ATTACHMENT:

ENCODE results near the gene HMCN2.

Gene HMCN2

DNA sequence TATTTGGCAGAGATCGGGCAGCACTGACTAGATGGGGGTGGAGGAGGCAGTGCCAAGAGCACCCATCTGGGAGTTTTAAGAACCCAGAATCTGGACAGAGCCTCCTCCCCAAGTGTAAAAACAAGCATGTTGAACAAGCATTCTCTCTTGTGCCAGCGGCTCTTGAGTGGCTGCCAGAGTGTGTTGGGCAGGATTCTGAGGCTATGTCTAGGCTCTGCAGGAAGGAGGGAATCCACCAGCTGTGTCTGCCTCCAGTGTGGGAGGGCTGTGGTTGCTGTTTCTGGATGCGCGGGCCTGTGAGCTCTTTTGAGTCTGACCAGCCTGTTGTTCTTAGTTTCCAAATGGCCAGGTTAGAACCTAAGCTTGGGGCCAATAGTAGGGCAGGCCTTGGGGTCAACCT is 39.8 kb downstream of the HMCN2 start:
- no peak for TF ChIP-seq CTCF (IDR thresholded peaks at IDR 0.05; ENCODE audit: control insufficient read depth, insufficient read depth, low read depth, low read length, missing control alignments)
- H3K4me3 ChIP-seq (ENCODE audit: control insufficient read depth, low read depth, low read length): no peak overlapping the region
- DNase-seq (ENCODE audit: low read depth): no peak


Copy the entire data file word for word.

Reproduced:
ENCODE results near the gene HMCN2.

Gene HMCN2

DNA sequence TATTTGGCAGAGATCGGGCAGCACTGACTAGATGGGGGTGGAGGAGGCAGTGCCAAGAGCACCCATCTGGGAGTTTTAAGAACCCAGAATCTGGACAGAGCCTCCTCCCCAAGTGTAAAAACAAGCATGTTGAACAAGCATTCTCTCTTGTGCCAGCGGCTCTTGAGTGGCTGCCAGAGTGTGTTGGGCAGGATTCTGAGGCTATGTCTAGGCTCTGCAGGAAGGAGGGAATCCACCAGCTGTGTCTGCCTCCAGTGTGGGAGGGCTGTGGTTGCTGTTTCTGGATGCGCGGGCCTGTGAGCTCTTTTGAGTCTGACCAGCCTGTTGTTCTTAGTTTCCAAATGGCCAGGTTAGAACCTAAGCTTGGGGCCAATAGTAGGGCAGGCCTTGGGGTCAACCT is 39.8 kb downstream of the HMCN2 start:
- no peak for TF ChIP-seq CTCF (IDR thresholded peaks at IDR 0.05; ENCODE audit: control insufficient read depth, insufficient read depth, low read depth, low read length, missing control alignments)
- H3K4me3 ChIP-seq (ENCODE audit: control insufficient read depth, low read depth, low read length): no peak overlapping the region
- DNase-seq (ENCODE audit: low read depth): no peak